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Your Dog Has Diarrhea: What to Do and NOT Do

Author: Dr. Beth Turner

Published: July 17, 2021

Updated: July 5, 2024

Our mission is to help save dogs' and cats’ lives through our educational content. To support our efforts, this page may contain affiliate links. We earn a commission for qualifying purchases – at no cost to you.

dog diarrhea with flies buzzingYou have likely heard the diarrhea song at some point in your life. While the song is funny, there isn’t anything funny about your dog having diarrhea, especially when traveling or during the holidays.

If you have a dog, you will likely have to deal with diarrhea at one time or another. And in some unfortunate cases, it may be a regular situation.

While diarrhea is potentially dangerous for any dog, it is especially concerning for puppies, senior dogs, and immunocompromised dogs, as it can result in significant electrolyte balances and dehydration. Please seek immediate veterinary care for those dogs, as any delays can cause further complications.

While you may not desire to be an expert on "all things diarrhea", it is important to understand what causes diarrhea, how to manage things when your dog has it, and when to know when it's time to seek medical help.

So, I am here to help you (hopefully!!) get through this messy situation.

What Is Diarrhea?

Diarrhea is the term used when your dog passes non-formed, loose, or watery stool more often and in larger amounts than they would normally defecate. It is a common condition that is a sign or symptom of other diseases or issues rather than a disease itself.

Diarrhea can be acute (sudden), lasting for 14 days or less, and is commonly due to dietary indiscretion, sudden change in diet or even stress. Typically, acute diarrhea can resolve on its own or only requires simple treatment for its resolution.

Chronic diarrhea, which is diarrhea that persists longer than 14 days, can be the result of a more serious medical issue, such as food sensitivity or allergies, inflammatory bowel disease, exocrine pancreatic insufficiency, or cancer.

Treatment for chronic diarrhea is usually multifactorial and involved compared to that for acute diarrhea.

Diarrhea is one of the most common problems that bring dogs into the vet. Even a mild case can become serious if not treated early enough.

Dogs can become dehydrated and develop electrolyte imbalances. Therefore, knowing the possible cause of your dog's diarrhea helps you know when it is critical to seek medical care versus treating your dog at home.

If you've got a multi-dog home and aren't sure which of your dogs is having diarrhea — try this colorful trick to ensure you're treating the right pup.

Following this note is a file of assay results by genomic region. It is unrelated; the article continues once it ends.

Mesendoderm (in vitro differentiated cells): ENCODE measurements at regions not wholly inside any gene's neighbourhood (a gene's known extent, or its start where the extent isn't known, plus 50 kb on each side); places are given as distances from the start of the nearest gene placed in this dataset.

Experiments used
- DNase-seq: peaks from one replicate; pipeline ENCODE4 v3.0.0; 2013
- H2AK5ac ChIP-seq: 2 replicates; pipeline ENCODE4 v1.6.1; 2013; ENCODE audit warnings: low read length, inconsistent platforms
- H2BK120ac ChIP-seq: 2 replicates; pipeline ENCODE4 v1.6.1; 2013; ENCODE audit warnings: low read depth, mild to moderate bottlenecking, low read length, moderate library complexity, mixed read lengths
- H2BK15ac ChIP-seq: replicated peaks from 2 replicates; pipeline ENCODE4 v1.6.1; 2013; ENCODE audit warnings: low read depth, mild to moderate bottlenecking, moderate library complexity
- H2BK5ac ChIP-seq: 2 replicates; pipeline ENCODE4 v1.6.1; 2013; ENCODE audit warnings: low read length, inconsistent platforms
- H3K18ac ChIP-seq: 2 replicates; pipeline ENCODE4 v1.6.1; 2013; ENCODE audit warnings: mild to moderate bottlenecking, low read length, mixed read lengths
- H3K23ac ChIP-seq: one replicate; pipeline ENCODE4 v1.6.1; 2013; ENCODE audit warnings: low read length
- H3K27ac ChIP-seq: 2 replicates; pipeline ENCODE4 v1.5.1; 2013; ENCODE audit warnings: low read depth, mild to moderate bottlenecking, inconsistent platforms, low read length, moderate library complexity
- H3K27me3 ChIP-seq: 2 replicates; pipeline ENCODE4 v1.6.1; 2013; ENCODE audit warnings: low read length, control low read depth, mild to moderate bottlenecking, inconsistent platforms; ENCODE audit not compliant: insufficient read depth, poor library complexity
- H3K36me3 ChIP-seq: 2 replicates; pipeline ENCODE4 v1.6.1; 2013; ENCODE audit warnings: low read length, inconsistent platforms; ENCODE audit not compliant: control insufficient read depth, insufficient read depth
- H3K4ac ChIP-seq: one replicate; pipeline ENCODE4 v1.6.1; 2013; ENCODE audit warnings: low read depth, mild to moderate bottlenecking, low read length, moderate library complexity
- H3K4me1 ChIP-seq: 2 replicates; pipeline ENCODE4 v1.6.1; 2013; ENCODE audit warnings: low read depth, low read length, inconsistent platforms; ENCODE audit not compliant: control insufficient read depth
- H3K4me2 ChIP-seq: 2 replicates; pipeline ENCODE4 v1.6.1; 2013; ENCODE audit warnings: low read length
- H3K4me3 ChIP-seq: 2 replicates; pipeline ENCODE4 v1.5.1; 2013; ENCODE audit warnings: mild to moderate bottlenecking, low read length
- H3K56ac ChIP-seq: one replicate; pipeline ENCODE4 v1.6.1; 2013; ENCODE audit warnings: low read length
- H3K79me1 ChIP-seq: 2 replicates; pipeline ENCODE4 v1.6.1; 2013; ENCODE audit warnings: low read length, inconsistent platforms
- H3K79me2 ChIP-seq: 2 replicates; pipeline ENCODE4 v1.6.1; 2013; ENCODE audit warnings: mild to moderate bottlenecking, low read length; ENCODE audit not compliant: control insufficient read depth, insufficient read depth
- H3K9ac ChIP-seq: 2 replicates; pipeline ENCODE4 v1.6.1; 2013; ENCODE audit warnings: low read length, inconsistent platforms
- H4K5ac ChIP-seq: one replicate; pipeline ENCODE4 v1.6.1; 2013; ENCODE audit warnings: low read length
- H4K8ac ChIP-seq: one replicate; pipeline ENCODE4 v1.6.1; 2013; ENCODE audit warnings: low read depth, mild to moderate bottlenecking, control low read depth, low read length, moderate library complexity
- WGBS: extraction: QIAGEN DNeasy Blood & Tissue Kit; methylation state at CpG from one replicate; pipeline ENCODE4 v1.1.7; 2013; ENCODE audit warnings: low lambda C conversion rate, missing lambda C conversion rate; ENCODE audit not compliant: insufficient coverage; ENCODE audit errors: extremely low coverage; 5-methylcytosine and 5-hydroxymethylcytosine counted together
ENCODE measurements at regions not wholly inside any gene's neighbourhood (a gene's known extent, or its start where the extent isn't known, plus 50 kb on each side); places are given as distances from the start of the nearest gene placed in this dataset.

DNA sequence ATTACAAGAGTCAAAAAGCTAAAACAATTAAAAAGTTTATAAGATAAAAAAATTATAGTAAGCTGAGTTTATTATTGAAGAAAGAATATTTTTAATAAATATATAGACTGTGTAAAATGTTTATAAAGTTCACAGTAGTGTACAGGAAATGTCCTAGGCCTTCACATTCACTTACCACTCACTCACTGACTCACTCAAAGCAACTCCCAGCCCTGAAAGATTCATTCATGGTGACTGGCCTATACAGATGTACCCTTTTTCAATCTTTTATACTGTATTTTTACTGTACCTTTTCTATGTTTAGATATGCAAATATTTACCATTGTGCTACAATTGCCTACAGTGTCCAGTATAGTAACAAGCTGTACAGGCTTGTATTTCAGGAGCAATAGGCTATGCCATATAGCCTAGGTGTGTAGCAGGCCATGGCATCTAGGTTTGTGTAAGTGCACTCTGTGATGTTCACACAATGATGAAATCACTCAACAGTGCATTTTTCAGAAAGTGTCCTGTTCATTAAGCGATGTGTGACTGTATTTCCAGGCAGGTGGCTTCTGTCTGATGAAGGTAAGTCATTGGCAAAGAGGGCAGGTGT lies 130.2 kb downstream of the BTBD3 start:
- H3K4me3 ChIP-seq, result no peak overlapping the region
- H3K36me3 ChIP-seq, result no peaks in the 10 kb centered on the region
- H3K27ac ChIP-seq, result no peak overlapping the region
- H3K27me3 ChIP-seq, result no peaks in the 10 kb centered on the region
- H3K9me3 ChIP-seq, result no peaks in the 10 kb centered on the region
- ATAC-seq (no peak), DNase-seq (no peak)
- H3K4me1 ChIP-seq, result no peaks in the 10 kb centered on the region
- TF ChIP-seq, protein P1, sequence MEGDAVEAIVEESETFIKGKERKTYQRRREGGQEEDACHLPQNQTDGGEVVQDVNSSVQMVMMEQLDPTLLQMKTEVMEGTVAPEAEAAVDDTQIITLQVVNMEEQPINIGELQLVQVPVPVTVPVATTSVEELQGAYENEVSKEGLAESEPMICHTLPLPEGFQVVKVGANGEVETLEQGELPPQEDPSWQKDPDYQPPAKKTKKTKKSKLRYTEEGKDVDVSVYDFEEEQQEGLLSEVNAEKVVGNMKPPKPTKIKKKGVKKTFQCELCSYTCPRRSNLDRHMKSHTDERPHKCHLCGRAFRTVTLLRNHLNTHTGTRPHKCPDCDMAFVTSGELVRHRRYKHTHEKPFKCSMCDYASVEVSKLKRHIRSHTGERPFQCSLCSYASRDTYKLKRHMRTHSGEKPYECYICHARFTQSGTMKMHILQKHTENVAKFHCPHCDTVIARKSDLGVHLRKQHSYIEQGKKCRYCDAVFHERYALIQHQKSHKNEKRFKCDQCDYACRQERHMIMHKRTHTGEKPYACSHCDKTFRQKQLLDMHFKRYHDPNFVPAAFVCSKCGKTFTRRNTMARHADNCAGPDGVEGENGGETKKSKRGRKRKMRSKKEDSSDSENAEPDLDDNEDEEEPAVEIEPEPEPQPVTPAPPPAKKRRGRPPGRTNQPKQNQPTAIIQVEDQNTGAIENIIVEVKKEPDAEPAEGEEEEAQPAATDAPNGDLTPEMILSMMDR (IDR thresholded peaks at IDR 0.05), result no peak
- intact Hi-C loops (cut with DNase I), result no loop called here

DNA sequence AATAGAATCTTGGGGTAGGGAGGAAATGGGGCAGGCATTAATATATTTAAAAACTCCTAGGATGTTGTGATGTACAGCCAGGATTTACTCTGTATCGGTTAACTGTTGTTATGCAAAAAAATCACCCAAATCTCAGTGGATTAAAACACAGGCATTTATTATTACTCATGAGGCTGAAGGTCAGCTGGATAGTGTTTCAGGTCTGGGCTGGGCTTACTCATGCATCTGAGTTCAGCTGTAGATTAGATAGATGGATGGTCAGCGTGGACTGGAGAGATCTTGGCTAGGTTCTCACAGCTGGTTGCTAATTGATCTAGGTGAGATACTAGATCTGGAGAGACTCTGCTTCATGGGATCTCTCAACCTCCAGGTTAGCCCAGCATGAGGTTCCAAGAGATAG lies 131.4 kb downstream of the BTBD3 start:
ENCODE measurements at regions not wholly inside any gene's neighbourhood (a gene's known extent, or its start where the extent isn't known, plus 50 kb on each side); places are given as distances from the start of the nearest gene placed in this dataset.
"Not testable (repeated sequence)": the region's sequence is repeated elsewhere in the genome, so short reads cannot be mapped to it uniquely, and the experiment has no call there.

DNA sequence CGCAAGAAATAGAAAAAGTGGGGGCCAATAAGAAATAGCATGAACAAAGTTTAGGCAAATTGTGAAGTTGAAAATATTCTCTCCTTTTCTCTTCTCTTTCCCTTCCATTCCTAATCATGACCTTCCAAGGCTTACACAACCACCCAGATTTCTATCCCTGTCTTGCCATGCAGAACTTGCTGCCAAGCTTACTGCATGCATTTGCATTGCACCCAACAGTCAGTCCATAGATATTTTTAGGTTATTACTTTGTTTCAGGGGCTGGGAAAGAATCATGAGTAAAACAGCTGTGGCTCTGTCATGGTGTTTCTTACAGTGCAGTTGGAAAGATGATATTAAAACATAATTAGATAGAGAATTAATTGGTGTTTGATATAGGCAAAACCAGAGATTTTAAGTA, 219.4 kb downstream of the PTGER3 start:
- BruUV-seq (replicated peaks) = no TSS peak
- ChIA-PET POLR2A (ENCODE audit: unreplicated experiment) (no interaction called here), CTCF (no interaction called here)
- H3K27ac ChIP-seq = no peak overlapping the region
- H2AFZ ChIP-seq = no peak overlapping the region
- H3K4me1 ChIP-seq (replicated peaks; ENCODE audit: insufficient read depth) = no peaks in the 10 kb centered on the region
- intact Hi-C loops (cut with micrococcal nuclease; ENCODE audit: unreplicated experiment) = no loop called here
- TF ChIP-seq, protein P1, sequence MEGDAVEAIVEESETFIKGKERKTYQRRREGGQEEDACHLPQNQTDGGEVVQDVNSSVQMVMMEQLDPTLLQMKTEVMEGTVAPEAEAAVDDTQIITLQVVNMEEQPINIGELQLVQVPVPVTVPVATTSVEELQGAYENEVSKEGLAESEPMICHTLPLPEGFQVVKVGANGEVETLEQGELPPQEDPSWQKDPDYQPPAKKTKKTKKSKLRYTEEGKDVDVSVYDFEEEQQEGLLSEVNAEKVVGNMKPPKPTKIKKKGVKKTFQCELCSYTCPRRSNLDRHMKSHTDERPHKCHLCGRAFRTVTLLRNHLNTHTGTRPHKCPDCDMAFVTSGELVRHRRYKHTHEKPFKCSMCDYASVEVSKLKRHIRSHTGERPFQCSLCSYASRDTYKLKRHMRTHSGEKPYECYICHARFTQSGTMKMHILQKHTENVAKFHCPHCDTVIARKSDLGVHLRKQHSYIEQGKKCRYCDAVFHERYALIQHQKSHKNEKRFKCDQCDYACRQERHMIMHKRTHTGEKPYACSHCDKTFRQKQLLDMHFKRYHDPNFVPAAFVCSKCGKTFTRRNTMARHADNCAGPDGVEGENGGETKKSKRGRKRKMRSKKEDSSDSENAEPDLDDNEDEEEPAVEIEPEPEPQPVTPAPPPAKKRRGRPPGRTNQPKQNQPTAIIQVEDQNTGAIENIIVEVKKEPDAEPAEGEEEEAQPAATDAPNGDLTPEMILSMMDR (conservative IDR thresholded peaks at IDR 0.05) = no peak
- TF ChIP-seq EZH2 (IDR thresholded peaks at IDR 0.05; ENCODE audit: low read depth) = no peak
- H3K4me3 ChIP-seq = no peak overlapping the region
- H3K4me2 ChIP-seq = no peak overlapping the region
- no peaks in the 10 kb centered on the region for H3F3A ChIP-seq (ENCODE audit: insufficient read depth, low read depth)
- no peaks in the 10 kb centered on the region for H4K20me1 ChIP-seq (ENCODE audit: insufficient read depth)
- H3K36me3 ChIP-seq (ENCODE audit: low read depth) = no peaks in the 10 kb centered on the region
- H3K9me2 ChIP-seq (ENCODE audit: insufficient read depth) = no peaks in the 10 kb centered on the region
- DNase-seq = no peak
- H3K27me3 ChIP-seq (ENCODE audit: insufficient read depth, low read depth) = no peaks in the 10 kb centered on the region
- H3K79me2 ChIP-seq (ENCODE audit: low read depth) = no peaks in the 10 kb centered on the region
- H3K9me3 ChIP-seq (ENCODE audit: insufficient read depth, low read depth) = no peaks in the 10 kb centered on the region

Why Dogs Get Diarrhea

dog-relaxing-on couchWhen fecal matter moves through the intestines faster than normal, and there is decreased absorption of water, nutrients, and electrolytes, the result is diarrhea.

There can be many causes of diarrhea in dogs. It is a symptom of diseases or other issues like toxins, foreign body ingestion, etc., that affect the small intestines, large intestines, or other organs outside the gastrointestinal tract.

In most cases, dogs will vomit or have diarrhea due to:

Stress, nervousness, or anxiety

Stress can trigger gastrointestinal upset resulting in stress colitis. There are numerous factors or situations that cause stress in dogs.

Such situations include, but are not limited to:

  • Boarding
  • Traveling
  • Household visitors
  • New pets or family members
  • Changes in environment
  • Separation from their owner

Understanding what causes your dog stress or triggers anxiety can help lessen issues with diarrhea.

Eating something hazardous

Some common toxins that give dogs diarrhea include:

Foreign objects can also be very dangerous for dogs to ingest. These frequently include:

  • Part of a dog toy
  • Piece of a stick
  • Underwear
  • Socks, etc.

Additional symptoms of a toxin or foreign body include nausea, distended and/or painful abdomen, lack of appetite, lethargy, muscle tremors, seizures, changes in heart and respiratory rates, and behavioral changes.

Too many table scraps or fatty foods

Feeding your dog anything greasy, like bacon, etc., can also upset your dog's stomach. Ingestion of table scraps or fatty foods can lead to pancreatitis.

Symptoms include nausea, lethargy, abdominal pain, change in appetite, and fever.

Food allergies or intolerances

shiba inu with really bad gas illustrationFood allergies typically develop after extended exposure to one type or form of food and can cause digestive issues such as vomiting or diarrhea (and smelly gas!).

Other signs your dog may have food allergies or intolerances include itchy skin, paws or ears, weight loss, fatigue as well as behavioral changes such as aggression or hyperactivity.

Rapid food change